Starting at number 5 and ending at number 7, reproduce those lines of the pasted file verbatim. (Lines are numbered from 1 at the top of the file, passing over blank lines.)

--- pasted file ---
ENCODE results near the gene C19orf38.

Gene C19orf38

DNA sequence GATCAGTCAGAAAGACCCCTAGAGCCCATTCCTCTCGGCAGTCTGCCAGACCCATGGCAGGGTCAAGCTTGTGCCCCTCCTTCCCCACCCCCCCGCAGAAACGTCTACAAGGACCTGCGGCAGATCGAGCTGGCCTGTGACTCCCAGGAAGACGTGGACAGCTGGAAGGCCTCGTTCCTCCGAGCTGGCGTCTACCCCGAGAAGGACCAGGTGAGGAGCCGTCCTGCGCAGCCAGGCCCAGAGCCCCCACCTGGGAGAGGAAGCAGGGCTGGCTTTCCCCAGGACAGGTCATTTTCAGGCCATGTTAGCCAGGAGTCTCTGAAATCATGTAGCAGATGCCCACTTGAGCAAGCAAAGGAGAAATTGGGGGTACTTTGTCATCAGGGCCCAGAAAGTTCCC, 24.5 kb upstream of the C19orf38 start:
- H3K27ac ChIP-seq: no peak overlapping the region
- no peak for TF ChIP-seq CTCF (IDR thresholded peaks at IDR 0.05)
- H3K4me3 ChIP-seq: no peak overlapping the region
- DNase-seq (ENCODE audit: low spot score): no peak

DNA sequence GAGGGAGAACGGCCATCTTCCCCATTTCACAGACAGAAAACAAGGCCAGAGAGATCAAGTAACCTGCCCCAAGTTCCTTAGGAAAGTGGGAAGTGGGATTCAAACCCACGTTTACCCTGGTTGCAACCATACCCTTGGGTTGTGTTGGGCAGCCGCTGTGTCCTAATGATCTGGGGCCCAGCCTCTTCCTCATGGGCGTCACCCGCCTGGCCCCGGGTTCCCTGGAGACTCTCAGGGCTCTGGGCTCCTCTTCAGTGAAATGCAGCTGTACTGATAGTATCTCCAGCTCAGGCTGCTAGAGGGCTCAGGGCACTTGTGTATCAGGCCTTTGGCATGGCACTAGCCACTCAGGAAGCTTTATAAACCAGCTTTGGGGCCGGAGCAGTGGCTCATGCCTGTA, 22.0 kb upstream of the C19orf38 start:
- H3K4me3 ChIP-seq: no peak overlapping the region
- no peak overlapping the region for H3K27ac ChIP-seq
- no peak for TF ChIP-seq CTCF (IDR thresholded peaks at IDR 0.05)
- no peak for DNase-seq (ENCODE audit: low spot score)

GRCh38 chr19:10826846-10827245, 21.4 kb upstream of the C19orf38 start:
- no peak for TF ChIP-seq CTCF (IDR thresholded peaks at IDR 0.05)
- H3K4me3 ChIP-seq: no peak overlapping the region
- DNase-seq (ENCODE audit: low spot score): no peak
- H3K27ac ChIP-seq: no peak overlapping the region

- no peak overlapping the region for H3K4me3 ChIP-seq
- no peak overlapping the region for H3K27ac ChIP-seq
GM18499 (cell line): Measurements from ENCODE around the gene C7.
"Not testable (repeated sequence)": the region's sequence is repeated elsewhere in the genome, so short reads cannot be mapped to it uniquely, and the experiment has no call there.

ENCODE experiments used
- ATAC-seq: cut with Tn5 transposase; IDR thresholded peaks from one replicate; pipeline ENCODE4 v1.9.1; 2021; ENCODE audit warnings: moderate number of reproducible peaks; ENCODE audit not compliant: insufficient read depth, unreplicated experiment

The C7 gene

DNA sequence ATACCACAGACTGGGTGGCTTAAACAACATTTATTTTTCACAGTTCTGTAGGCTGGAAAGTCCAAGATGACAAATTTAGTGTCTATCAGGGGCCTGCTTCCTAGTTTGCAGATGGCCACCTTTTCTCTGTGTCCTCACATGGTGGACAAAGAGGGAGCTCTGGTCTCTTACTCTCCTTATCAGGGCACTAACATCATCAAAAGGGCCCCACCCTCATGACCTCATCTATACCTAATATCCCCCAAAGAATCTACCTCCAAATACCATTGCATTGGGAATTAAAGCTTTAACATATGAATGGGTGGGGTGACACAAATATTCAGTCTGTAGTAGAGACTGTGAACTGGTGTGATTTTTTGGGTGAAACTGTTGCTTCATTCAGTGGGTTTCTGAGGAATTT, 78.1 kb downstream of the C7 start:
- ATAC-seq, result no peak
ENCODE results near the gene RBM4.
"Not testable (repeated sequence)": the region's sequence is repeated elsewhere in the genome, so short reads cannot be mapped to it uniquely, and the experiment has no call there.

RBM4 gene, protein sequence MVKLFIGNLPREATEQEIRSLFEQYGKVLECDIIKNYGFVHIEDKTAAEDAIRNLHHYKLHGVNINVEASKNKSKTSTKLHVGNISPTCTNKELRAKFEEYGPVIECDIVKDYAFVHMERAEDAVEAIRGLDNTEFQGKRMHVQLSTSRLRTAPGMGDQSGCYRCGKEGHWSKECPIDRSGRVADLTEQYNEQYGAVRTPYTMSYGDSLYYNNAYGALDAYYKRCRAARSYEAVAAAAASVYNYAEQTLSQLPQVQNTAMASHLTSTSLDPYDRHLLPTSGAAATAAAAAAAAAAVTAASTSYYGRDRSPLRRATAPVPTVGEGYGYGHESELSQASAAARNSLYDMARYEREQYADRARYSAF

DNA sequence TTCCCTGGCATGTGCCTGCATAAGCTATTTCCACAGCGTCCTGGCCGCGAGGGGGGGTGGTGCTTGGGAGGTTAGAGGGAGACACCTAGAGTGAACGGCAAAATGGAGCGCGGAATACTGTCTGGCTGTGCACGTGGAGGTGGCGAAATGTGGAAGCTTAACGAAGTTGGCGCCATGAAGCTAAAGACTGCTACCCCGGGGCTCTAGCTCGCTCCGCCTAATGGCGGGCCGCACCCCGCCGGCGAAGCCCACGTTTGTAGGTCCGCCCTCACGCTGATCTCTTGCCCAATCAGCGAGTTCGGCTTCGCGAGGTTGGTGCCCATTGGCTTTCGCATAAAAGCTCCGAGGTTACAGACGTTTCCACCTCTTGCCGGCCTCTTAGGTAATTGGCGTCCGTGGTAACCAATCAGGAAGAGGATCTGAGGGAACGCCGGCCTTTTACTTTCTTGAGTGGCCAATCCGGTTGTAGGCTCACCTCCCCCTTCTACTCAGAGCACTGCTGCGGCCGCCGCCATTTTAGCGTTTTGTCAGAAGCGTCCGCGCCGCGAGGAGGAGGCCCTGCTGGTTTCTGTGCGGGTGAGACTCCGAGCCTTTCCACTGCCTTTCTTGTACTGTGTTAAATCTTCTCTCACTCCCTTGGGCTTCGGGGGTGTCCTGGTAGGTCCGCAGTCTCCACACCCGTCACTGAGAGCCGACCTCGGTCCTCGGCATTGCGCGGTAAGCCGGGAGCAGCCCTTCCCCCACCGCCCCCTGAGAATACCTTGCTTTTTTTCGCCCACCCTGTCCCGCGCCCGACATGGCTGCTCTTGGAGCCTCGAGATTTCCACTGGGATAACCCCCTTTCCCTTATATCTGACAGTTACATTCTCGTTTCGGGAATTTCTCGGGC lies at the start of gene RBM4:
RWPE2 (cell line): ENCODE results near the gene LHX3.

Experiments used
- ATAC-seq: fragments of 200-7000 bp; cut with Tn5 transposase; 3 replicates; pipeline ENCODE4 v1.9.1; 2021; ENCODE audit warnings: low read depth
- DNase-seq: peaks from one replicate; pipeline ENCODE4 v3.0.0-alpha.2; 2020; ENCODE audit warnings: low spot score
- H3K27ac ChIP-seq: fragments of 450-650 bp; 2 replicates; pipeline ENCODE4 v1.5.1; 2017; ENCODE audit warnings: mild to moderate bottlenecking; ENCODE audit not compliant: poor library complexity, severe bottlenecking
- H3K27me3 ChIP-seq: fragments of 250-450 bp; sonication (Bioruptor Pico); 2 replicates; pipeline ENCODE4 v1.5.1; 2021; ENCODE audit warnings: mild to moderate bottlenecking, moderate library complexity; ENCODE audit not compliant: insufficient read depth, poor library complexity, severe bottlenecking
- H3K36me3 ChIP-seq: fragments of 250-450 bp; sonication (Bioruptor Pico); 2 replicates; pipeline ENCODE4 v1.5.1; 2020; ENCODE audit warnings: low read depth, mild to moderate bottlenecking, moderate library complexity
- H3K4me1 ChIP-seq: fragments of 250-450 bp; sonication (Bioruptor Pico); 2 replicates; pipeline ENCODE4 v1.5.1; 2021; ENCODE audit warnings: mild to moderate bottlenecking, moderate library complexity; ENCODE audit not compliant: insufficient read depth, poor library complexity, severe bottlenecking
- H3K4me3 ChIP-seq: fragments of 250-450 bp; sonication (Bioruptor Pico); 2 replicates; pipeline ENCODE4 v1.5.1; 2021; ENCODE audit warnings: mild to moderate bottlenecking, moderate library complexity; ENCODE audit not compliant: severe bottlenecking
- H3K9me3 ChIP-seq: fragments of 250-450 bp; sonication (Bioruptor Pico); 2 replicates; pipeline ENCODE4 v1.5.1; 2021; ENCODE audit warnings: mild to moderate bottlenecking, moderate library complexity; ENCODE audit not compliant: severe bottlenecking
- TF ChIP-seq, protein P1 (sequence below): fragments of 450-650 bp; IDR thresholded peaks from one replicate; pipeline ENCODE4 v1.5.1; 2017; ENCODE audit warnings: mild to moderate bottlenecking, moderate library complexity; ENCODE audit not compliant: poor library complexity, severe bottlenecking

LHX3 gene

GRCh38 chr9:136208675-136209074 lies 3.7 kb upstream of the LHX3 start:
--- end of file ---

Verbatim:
- no peak for TF ChIP-seq CTCF (IDR thresholded peaks at IDR 0.05)
- H3K4me3 ChIP-seq: no peak overlapping the region
- DNase-seq (ENCODE audit: low spot score): no peak